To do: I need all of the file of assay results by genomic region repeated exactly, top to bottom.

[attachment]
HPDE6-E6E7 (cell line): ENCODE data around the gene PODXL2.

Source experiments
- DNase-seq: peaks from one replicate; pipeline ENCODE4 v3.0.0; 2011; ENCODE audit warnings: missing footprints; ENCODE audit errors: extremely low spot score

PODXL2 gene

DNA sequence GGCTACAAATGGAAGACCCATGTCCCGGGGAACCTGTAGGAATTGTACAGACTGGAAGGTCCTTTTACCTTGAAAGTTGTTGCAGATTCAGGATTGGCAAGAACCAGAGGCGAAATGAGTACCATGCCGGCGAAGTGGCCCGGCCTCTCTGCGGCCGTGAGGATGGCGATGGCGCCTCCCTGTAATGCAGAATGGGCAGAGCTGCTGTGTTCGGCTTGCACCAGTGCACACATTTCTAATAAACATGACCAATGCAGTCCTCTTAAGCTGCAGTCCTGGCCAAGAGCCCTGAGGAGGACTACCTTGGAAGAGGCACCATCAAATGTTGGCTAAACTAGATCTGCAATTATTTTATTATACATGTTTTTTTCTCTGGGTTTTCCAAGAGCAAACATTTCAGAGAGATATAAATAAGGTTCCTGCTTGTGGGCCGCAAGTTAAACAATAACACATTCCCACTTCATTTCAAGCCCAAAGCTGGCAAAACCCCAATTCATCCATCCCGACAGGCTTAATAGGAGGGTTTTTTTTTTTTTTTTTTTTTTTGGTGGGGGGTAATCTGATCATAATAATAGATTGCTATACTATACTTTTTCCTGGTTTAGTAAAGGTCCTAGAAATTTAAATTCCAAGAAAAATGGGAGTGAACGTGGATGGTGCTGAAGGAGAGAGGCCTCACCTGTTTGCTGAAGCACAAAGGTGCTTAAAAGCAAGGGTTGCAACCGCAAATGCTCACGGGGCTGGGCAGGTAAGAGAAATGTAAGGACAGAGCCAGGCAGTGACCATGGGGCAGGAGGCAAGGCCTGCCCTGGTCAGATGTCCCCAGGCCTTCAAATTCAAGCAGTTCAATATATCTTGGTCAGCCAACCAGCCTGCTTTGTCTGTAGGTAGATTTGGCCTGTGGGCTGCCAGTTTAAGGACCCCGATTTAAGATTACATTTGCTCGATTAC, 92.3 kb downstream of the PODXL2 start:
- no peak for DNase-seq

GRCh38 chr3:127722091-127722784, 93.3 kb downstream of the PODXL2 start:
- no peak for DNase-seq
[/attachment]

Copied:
HPDE6-E6E7 (cell line): ENCODE data around the gene PODXL2.

Source experiments
- DNase-seq: peaks from one replicate; pipeline ENCODE4 v3.0.0; 2011; ENCODE audit warnings: missing footprints; ENCODE audit errors: extremely low spot score

PODXL2 gene

DNA sequence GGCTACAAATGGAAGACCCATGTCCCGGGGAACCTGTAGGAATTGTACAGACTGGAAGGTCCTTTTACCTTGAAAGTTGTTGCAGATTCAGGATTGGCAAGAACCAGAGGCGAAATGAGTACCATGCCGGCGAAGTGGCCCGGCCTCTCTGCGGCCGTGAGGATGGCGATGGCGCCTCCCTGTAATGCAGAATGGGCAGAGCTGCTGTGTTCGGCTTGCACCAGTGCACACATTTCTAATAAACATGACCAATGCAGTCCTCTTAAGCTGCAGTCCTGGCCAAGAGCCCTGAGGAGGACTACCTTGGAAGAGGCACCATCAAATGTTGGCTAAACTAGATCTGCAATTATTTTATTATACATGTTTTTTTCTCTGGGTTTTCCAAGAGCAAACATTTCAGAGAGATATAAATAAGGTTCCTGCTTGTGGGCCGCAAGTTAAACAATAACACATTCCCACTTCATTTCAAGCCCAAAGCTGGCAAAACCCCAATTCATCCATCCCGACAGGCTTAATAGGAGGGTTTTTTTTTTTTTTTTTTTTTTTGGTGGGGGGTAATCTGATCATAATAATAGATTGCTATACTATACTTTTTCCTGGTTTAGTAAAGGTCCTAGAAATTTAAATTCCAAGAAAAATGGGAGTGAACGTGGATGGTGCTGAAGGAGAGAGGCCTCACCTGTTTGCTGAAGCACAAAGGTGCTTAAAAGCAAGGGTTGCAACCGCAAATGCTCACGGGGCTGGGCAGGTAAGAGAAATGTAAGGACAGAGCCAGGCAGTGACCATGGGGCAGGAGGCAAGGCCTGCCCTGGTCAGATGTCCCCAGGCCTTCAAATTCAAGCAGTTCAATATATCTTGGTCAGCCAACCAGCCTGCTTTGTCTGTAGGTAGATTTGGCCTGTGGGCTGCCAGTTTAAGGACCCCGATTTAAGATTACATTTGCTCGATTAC, 92.3 kb downstream of the PODXL2 start:
- no peak for DNase-seq

GRCh38 chr3:127722091-127722784, 93.3 kb downstream of the PODXL2 start:
- no peak for DNase-seq